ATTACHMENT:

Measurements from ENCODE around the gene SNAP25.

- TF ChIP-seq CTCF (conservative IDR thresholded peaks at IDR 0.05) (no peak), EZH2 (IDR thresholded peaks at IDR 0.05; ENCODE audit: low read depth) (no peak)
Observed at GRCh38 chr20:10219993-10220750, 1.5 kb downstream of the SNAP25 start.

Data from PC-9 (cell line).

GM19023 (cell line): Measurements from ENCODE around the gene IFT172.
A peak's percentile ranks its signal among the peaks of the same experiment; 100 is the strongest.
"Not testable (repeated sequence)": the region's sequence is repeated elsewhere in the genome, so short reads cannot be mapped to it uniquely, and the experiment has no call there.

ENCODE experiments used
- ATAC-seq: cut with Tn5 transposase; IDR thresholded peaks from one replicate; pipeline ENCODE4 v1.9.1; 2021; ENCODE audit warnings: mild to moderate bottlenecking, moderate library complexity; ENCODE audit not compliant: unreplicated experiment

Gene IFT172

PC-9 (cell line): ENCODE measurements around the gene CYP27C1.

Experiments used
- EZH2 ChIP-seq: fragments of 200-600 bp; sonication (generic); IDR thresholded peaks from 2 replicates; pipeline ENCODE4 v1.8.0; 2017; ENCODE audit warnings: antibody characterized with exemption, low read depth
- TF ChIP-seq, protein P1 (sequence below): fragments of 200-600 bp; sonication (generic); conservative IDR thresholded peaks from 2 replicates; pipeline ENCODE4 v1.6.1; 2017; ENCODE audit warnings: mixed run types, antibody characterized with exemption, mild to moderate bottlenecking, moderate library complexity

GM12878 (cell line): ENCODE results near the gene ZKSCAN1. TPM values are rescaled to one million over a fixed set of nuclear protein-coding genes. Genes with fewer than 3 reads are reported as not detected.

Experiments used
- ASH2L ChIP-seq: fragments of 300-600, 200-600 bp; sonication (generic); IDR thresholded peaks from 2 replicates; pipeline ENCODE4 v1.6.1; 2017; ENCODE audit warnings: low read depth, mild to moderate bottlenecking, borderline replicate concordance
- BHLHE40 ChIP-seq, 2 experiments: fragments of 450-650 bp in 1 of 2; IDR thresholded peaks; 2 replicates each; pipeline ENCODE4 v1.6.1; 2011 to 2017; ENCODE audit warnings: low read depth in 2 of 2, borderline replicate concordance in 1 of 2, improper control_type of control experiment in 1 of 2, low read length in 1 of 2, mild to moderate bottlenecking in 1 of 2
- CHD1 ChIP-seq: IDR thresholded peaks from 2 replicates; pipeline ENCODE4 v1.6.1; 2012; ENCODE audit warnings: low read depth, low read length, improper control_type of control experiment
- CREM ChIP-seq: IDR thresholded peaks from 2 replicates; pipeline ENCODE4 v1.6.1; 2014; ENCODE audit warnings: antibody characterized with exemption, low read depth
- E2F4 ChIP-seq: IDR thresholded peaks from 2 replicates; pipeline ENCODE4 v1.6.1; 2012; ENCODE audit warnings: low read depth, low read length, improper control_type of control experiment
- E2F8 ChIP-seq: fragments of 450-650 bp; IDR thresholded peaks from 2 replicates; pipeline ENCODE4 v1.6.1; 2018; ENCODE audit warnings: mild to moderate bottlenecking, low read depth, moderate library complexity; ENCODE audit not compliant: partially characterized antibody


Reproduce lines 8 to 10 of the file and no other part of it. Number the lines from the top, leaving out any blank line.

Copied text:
ENCODE experiments used
- ATAC-seq: cut with Tn5 transposase; IDR thresholded peaks from one replicate; pipeline ENCODE4 v1.9.1; 2021; ENCODE audit warnings: mild to moderate bottlenecking, moderate library complexity; ENCODE audit not compliant: unreplicated experiment

Gene IFT172